Instead of paying for school up front, students would owe the state a set percentage of their income after graduation. Here’s why that could backfire.
For the past week, the world of higher education has been buzzing aboutOregon, where state legislators have taken the first step towards a radical attempt at combating student debt. The proposed “Pay It Forward” plan is catchy as it is seemingly straightforward. Colleges would no longer charge their undergraduates tuition up front. Instead, students would promise to pay a fixed percentage of their income to the state for a set number of years after graduation.
You earn a lot, you pay a lot. You earn a little, you pay a little. But most importantly, nobody has to take out loans to cover the cost of classes.
It’s bold. It sounds progressive. And if implemented, it could be a boondoggle. Here’s why.
To be absolutely clear, Pay It Forward is nowhere close to becoming a reality. So far, Oregon’s legislature has passed a bill instructing a state commission to consider the idea and possibly flesh out a pilot program that would itself have to be approved by lawmakers. What officially exists now barely qualifies as an outline.
That said, we have an decent sense of what the plan might look like in practice. As originally proposed by a group called Students for Educational Debt Reform, bachelor’s degree recipients would pay 3 percent of their annual income for 24 years after finishing school, while community college grads would pay 1.5 percent. In other words, each full year of college would cost 0.75 percent of a student’s earnings. The average B.A. completing their degree today would pay an estimated $39,653 over a lifetime, more than $7,000 above the actual cost of tuition and fees. That extra money would go towards making the system self-sustaining over the long term. However, taxpayers would have to keep footing their portion of the state’s higher ed bill. Pay It Forward would only replace the costs currently covered by tuition.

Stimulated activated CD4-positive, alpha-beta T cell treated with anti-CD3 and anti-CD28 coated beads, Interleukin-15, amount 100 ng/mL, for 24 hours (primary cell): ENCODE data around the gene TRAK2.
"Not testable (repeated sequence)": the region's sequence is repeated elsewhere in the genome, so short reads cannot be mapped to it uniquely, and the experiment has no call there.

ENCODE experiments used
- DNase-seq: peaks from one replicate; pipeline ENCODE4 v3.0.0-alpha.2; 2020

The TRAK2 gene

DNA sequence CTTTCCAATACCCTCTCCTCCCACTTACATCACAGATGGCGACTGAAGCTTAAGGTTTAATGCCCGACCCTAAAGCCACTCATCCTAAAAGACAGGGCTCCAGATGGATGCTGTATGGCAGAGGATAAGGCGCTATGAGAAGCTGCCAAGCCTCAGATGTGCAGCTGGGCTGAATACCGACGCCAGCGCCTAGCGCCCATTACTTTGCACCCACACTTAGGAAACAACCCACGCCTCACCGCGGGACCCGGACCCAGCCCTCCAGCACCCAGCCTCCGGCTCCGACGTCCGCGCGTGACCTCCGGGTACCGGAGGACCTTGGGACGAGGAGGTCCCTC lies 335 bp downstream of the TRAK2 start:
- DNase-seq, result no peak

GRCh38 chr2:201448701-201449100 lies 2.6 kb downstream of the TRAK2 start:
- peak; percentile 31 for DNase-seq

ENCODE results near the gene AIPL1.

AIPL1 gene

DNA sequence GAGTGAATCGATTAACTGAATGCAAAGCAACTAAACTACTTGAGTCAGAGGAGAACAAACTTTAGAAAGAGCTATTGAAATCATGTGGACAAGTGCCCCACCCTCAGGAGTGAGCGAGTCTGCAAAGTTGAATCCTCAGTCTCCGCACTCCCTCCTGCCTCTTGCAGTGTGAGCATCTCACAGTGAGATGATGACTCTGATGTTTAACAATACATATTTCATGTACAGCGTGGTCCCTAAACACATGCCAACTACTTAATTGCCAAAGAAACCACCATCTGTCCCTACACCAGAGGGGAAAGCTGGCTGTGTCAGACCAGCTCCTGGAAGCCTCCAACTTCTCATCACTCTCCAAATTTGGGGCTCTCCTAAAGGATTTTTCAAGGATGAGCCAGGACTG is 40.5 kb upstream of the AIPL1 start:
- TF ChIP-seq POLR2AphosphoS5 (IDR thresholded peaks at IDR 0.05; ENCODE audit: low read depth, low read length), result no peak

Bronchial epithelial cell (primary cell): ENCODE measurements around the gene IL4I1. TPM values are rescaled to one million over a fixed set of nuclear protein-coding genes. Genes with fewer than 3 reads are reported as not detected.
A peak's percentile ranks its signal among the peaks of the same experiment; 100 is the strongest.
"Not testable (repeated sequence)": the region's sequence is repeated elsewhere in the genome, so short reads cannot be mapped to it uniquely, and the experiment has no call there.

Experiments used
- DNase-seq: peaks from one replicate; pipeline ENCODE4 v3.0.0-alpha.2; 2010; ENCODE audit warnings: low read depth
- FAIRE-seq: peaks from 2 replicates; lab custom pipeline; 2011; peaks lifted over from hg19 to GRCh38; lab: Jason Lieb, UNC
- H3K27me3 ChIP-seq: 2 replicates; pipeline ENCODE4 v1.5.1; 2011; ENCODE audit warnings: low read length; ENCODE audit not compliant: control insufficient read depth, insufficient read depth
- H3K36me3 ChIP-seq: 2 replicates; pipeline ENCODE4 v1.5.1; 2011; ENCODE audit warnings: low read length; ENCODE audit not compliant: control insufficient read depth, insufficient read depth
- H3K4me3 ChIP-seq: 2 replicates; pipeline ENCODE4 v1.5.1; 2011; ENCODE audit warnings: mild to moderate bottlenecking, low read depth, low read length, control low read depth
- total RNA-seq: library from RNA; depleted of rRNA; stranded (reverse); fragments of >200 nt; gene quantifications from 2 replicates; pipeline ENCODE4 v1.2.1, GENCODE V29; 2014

There are some potential advantages to this approach. First, the obvious: fewer loans. Under Pay It Forward, Oregon students would not borrow any money to cover tuition. That means less debt impacting their credit score. And, just like under income-based repayment plans for federal student loans, there’s zero chance of default.
The plan also has an appealing progressive streak. Future One Percenters will pay the most for their educations. Graduates that find themselves mixing espresso drinks after commencement, or who devote themselves to low-pay careers like teaching, will pay the least.
Meanwhile, the system might encourage poor students to reach for better, more selective colleges. Some higher-ed experts, such as the University of Wisconsin’s Sara Goldrick-Rab, argue that low-income students are discouraged from applying to top schools by so-called “sticker-shock.” They see the astronomical advertised price of tuition at State U. and assume they can’t afford it, even if the admissions office promises that they’ll provide ample financial aid. Part of the problem may be that poor and working class families have little trust in large, unfamiliar institutions. But under Pay It Forward, up-front tuition is no longer an issue, and there’s no need to guess about grants and other aid.
Finally, the program could potentially enforce some spending discipline on Oregon’s colleges. Without the ability to raise tuition, schools will be forced to clamp down on their most profligate habits.
So what could go wrong? Lots, sadly. Because Pay It Forward wouldn’t eliminate student debt completely, it might inadvertently make college less financially manageable for some students. At the same time, it could drive the most talented young people out of the state college system altogether. And, to top it all off, the whole plan might be financially unsustainable for the state.
Let’s take those one at a time.
One of the fiercest critics of Pay It Forward so far has actually been Wisconsin’s Goldrick-Rab. In a lengthy, must-read vivisection* of the policy posted today at The Century Foundation, she hones in on what I think is one of the idea’s biggest weaknesses: it would still leave plenty of students buried in loans.